With less than a week until the UK General Election takes place, attention is turning towards the danger of cyber criminals or state actors hacking into party, governmental or parliamentary systems, or disrupting the voting system itself.
With similar attacks hitting both the US and French presidential elections, such concerns are founded in reality but does that necessarily mean such an attack is likely? The IT Pro team considers the possibility that our democracy is the next area to be disrupted.
Zach Marzouk: Maybe it's time to change passwords again?
Hacking can be extremely dangerous if electronic voting is in use, as it allows unknown actors to tamper with the internal affairs of a country. The debate over the electronic vote still goes on in some parts of the world, such as Argentina, but what we saw recently in the US should encourage governments to slow down their approach to using technology in a democratic process which should easily be carried out with a pencil and paper.
Hackers can also influence elections by leaking classified information. Will we see Corbyn's private emails leaked or May's texts exposed before 8 June? It remains a possibility. It's not only during the election that we should be worried about the power of technology, either. There needs to be a push for change in the way society addresses dangers such as hacking and threats to privacy.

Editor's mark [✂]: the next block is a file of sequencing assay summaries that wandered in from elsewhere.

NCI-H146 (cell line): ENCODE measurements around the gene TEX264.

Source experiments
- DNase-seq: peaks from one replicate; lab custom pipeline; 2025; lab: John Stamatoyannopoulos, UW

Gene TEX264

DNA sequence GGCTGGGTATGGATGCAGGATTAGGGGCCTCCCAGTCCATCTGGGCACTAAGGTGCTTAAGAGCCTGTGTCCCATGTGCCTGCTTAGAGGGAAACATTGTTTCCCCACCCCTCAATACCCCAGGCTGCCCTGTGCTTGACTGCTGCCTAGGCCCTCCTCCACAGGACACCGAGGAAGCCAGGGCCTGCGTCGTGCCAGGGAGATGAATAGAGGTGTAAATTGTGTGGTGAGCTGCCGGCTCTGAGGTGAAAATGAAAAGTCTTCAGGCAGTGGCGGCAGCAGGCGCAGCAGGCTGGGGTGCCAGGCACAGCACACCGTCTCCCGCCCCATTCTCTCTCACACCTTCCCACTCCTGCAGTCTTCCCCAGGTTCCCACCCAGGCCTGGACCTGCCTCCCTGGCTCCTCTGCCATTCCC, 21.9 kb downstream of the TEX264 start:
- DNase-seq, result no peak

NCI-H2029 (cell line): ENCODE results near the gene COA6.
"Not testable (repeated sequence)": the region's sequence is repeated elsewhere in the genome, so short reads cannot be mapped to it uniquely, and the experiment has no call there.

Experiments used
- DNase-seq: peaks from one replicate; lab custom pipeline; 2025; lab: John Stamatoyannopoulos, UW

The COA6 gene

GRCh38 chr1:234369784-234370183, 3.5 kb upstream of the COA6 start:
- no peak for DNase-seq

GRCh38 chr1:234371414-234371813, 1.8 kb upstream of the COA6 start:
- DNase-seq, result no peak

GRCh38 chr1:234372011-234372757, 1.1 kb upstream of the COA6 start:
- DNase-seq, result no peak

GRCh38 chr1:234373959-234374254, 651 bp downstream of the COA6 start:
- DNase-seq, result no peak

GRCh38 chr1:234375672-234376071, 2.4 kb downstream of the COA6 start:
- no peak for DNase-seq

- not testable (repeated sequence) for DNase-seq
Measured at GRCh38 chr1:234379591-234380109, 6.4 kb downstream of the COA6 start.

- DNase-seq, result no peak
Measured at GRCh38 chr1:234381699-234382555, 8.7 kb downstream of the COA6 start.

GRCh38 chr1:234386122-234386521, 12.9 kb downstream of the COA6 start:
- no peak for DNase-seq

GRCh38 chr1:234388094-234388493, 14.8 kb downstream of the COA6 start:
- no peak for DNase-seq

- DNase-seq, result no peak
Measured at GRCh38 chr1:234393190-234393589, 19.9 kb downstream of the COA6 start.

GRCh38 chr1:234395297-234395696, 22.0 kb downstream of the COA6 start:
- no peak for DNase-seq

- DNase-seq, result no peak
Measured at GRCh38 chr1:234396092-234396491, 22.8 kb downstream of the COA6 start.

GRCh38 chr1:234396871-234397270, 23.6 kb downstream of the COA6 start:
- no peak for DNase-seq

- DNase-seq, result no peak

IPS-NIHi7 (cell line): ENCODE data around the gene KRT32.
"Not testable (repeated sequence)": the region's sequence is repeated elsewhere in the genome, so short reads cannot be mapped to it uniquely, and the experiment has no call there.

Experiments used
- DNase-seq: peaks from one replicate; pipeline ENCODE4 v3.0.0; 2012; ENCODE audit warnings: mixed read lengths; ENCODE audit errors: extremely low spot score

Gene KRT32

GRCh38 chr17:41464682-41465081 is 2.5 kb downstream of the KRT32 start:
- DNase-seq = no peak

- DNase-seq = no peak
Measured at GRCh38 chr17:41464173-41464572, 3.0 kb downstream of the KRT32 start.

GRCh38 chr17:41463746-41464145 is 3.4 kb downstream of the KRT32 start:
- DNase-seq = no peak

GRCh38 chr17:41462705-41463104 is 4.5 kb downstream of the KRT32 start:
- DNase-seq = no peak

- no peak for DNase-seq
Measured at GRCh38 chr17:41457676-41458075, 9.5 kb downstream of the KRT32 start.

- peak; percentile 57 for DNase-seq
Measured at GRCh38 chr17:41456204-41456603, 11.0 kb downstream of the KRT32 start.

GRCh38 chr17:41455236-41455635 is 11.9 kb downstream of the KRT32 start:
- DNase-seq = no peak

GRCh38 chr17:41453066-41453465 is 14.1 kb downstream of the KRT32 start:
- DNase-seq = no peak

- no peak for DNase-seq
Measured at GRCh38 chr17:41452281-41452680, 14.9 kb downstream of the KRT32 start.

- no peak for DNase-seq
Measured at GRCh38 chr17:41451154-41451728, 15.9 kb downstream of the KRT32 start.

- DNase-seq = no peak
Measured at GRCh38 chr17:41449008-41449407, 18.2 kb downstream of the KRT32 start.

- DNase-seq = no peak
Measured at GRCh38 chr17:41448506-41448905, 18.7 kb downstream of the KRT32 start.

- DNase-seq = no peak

For example, the UK government is trying to acquire unprecedented powers through the Investigatory Powers Act where telecoms providers may potentially have to allow the government to simultaneously spy on one in 10,000 of their customers at any time. At the same time, are our companies transitioning fast enough to deal with online threats? The recent WannaCry hack doesn't make it seem so, where the NHS and other organisations around the world were put out of action for some time last month.
For now, we can focus on the upcoming election, where we will be able to see how political parties are targeting voters on social media. If you want to help understand who they are targeting then you can download Who Targets Mes Chrome extension to help compile data to get a bigger picture of the situation.
Adam Shepherd: It's about the data, stupid
For the past twelve months, every election or vote has been plagued by hand-wringing over the prospect of the election being hacked'. If you're picturing a villainous Russian in a Balaclava waiting to delete Jeremy Corbyn's name from your ballot and replace it with Paul Nuttall's, then you can rest easy; that's definitely not going to happen. In the UK, votes are cast on paper and counted by hand and no matter how much of an elite cyber-ninja you are, you can't hack paper.